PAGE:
Winning Poems for October 2019

Judged by Laurie Byro

First Place

We Could Use an American

by Mignon Ariel King
The Waters

There’s already a Greek, who cannot make
the simplest baklava. But her stories over
expensive wine bought by the East Indian
who speaks like a Raja — such a delightful

person to have around. And our Turk bakes
bread and fish. Loaves and loaves. Best
with better butter. The Irishman pulls one’s
foot. All the time, the laughter with this

one. He calls it the jibber-jabber. That’s a
poem, yes? You like poetry, I hear. Yes,
we could use an American. You were
born here right? You can buy medicines?

I am a sucker for poems about travel and also enjoy learning facts about other countries. With so much dissention regarding America and Americans, "We Could Use an American" gets my vote with its sly, well observed stereotyping, the repetition in "loaves and loaves," the sounds of "better butter" and "jibber jabber" and the mysterious politics of "you can buy medicines" that had me going to the internet. --Laurie Byro

Second Place

Dante’s Outer Circles

by Ken Ashworth
The Writer's Block

It was the tinkling of cups
which disturbed you: sugar
and blackness, a spoon
for the madness.

Sometimes love looks like
getting your partner’s coffee right.
I sucked at so many other things.

That September I wanted
to bring in the Devil’s Ivy,
make cuttings for new rooting.

You had painstakingly trained
each vine to climb your rocker
and we joked about you overcome

by its bright green death-grip.
You told me it would die
if we put it on your night table,

and I didn’t pick up on it when
your gaze held mine more than
a casual moment too long.

The surviving flog themselves.
There is a curse that allows
the memory to disgorge

every thoughtless act, each
unkind word ever visited upon
the dignity of the departed.

I appreciate Dante's Outer Circles because of the "spoon for the madness" that brings TS Eliot to mind, the clever "Devil's Ivy" referencing back to hell, the "death grip" of the vines. The word “surviving” is the denouement, no further explanation is needed. The rocking chair, I am told, is a worry chair. You move in it, but you don't get anywhere. --Laurie Byro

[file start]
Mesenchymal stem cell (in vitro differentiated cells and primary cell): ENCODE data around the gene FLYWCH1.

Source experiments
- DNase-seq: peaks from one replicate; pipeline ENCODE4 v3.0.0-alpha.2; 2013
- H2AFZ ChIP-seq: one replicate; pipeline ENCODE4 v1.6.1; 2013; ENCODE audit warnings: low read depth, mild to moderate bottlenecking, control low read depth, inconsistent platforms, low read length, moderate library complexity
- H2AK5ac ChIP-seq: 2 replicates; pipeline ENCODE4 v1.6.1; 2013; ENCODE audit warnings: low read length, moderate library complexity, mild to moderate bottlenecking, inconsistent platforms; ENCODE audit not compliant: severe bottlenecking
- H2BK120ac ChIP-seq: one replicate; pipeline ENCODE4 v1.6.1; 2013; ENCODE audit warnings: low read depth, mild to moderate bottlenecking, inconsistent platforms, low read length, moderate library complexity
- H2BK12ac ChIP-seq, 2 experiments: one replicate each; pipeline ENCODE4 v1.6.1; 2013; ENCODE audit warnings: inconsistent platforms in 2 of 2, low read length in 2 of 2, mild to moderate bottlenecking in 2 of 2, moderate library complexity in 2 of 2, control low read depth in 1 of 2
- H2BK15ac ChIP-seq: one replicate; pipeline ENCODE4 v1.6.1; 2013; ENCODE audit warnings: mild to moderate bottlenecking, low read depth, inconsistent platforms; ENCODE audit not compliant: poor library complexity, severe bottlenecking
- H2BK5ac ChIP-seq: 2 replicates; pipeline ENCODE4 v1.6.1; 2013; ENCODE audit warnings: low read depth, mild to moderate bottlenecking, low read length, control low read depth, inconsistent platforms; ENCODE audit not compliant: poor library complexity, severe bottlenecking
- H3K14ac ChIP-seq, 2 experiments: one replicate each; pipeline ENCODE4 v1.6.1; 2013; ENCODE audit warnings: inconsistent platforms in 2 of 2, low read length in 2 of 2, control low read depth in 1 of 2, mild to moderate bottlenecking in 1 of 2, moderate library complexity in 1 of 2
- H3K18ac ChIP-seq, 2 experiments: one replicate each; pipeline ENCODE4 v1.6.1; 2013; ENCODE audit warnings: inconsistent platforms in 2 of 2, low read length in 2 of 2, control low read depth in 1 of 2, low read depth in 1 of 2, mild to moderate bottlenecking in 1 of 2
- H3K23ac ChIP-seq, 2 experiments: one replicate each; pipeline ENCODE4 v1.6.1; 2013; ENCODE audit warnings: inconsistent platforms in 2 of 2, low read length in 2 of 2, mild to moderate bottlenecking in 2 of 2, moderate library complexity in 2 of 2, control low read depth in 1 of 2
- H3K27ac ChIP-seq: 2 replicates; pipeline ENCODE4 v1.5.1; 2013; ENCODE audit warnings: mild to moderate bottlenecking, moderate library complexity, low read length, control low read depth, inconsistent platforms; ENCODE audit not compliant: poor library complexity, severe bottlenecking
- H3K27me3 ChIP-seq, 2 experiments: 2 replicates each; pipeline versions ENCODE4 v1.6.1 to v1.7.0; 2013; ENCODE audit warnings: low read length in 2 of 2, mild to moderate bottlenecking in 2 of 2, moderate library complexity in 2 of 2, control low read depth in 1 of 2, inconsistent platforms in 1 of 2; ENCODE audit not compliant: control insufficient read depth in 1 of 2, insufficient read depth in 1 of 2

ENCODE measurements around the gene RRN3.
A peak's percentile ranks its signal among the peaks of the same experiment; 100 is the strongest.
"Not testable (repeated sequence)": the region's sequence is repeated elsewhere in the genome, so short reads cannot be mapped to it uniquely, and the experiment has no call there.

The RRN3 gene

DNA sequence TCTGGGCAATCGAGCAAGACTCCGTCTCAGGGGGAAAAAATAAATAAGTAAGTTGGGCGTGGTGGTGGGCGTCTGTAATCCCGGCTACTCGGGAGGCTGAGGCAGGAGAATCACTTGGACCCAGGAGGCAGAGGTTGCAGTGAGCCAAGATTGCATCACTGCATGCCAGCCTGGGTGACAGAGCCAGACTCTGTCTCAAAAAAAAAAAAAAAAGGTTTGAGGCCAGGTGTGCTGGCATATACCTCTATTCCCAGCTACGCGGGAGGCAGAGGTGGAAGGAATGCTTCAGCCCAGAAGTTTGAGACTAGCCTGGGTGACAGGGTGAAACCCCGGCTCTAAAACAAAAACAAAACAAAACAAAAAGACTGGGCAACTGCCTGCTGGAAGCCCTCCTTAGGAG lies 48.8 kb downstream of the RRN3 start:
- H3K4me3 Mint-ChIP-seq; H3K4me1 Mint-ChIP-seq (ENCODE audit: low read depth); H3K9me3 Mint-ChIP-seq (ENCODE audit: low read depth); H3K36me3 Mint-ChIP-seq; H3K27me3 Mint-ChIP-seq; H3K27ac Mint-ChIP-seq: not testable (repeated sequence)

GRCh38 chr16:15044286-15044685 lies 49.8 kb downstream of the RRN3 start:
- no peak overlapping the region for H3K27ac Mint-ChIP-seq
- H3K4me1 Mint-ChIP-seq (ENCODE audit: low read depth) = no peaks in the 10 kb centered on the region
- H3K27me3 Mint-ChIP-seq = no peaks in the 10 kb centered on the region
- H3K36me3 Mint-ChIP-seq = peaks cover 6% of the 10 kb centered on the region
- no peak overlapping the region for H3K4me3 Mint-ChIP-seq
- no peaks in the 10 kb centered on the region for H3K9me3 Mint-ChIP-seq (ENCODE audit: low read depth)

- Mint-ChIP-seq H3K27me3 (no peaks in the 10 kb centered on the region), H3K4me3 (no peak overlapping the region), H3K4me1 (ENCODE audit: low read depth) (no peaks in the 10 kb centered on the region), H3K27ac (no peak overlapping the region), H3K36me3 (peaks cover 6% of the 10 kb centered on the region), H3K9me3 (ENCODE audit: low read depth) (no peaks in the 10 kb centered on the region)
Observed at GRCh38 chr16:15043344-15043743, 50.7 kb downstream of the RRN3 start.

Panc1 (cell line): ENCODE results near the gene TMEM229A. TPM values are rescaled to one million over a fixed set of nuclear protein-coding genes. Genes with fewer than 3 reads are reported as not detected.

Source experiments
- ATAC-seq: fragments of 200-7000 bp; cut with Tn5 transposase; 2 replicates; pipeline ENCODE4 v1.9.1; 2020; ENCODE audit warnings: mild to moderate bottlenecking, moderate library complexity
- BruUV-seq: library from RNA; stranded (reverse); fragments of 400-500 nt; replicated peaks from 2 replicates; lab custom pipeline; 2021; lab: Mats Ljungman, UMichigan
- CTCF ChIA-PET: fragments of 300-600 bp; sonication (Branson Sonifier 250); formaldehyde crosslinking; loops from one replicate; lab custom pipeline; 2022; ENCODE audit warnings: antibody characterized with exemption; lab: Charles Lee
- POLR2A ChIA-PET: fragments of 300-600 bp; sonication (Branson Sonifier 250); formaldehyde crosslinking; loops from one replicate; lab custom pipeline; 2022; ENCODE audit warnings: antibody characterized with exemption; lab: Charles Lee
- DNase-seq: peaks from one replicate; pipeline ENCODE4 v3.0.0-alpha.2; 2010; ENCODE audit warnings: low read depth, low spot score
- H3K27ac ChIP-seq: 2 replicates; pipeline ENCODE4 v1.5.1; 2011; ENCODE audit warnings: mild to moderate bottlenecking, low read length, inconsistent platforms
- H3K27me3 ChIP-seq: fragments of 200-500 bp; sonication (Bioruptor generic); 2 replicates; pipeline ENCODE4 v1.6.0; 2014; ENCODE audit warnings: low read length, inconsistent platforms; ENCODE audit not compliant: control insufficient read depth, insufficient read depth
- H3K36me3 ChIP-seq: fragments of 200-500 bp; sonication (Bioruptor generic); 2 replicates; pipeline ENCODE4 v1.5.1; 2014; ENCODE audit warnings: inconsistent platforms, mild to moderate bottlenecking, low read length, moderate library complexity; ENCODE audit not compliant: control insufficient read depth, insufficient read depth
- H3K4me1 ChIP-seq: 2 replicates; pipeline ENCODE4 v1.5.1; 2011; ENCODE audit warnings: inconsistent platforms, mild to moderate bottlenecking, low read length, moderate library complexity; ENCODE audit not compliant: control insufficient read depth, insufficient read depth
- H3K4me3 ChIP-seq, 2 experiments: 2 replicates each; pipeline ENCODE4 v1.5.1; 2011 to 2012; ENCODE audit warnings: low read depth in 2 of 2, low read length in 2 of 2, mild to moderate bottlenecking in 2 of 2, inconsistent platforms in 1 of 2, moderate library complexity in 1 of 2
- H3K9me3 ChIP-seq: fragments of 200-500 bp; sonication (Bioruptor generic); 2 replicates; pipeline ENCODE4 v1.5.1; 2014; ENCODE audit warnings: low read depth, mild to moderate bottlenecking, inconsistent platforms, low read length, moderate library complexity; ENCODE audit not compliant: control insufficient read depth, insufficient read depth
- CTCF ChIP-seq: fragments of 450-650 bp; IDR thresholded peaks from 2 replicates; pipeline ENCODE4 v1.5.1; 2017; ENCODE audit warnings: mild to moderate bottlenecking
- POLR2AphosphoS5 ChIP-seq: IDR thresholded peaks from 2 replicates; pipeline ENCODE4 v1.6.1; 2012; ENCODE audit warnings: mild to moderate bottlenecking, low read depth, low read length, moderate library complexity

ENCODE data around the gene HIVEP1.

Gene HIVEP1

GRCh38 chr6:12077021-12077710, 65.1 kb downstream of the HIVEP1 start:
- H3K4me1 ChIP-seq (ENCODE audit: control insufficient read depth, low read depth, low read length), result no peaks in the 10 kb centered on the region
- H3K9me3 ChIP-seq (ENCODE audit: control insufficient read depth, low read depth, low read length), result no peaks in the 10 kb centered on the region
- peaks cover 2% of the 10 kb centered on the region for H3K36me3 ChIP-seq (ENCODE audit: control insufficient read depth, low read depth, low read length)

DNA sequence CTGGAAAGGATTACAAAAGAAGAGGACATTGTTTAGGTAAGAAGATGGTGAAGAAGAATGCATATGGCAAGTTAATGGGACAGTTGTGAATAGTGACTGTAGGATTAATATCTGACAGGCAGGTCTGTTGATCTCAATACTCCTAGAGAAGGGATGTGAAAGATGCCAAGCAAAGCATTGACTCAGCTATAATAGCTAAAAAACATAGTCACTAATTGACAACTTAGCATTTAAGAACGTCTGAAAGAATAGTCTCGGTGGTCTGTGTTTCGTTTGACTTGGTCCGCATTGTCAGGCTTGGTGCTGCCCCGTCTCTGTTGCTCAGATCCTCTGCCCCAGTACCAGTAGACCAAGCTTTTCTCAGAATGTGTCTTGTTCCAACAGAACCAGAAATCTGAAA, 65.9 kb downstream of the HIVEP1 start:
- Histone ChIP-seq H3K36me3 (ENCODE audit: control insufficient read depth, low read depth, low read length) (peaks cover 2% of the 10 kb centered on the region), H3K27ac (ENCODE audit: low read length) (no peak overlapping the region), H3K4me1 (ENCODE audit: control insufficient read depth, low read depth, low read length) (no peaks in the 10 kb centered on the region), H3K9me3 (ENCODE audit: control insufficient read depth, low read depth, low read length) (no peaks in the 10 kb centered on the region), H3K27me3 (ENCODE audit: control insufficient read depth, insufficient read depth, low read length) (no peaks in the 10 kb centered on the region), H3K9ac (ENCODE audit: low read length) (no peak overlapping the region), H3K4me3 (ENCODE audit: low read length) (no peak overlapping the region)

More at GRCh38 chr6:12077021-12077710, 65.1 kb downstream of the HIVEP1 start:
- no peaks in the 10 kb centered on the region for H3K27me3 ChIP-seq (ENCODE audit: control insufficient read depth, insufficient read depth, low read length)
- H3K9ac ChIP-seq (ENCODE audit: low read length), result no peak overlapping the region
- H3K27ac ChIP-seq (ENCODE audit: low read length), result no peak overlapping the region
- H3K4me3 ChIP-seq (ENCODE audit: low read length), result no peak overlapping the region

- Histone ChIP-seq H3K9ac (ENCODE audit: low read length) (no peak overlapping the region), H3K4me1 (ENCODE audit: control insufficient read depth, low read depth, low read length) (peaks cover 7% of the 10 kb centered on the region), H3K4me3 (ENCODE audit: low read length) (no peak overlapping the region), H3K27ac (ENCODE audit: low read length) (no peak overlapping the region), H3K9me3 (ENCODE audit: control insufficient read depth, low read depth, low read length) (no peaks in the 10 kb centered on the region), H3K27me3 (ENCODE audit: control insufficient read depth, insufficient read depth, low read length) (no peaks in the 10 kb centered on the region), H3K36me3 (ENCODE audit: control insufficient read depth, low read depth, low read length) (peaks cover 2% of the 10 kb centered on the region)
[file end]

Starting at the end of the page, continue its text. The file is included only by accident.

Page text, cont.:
Third Place

Time of Move

by RC James

Mountains are crumbling, the sea is dry;
time to let the horses run, Elvera,
there’s a long promise unwinding
on the other side, in that peaceful oasis
where the messiah waits with the faithful
for every beginning to come back around.

No one can take away this flight of desire,
one thought of mine with another of yours;
we’ll walk through this landscape of hills
carrying the broken past on our backs;
we’ll stride, dream suspended, into horizons
opening like a lotus on a morning pond

where a poet writes verses that provide
our long journey with a feeling of home.

Time of Move is formatted like an unrhymed sonnet. Again, it sent me to the internet to learn that the name Elvera means "truth." The phrase "carrying the broken past on our backs" is very fine. Upon looking to see if Messiah should be in caps, I learned that it can also simply mean "message." This soft poem competently expresses the message of peace. --Laurie Byro

  • May2020 Winners

    • First Place

      Burying My Brother
      by Bob Bradshaw
      The Waters

      Second Place

      The Asian man who walks past the balcony
      by Daniel J. Flore III

      Third Place

      Five Hundred Yards from Home
      by Richard Moorhead
      Wild Poetry Forum

  • April 2020 Winners

    • First Place

      In the next life we were married
      by Ken Brownlow
      The Waters

      Second Place

      To a Wayward Son
      by Ken Ashworth
      The Waters

      Third Place

      by Bob Bradshaw
      The Writer's Block